The Affective Circumplex Model holds that emotions can be described as linear combinations of two underlying, independent neurophysiological systems (arousal, valence). Given research suggesting individuals with autism spectrum disorders (ASD) have difficulty processing emotions, we used the circumplex model to compare how individuals with ASD and typically-developing (TD) individuals respond to facial emotions. Participants (51 ASD, 80 TD) rated facial expressions along arousal and valence dimensions; we fitted closed, smooth, 2-dimensional curves to their ratings to examine overall circumplex contours. We modeled individual and group influences on parameters describing curve contours to identify differences in dimensional effects across groups. Significant main effects of diagnosis indicated the ASD-group's ratings were constricted for the entire circumplex, suggesting range constriction across all emotions. Findings did not change when covarying for overall intelligence.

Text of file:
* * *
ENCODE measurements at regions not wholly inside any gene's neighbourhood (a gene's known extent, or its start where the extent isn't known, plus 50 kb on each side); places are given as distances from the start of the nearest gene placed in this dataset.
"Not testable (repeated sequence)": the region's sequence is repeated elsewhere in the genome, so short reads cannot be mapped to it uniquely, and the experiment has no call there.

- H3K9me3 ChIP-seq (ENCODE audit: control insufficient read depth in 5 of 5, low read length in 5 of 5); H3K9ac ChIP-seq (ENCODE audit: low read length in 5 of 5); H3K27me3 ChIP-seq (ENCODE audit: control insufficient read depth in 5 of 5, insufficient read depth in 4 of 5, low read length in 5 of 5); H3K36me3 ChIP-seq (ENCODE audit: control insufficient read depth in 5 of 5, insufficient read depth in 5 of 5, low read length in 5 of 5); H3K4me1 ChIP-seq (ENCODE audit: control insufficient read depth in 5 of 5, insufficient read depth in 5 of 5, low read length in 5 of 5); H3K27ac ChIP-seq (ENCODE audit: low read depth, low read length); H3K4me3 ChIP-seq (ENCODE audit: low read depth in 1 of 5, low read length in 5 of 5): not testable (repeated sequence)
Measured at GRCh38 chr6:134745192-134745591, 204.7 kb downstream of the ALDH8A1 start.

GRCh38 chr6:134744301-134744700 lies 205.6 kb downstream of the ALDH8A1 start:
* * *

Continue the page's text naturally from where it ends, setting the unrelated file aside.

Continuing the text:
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Acknowledgments This work was supported in part by NIMH grants MH36197, and MHK02-74677, T32-MH16434, T32-MH18264, funding from the National Alliance for Research on Schizophrenia and Depression, and the Suzanne Crosby Murphy Endowment at Columbia University.
- Autism spectrum disorders
- Circumplex model of affect
- Facial emotion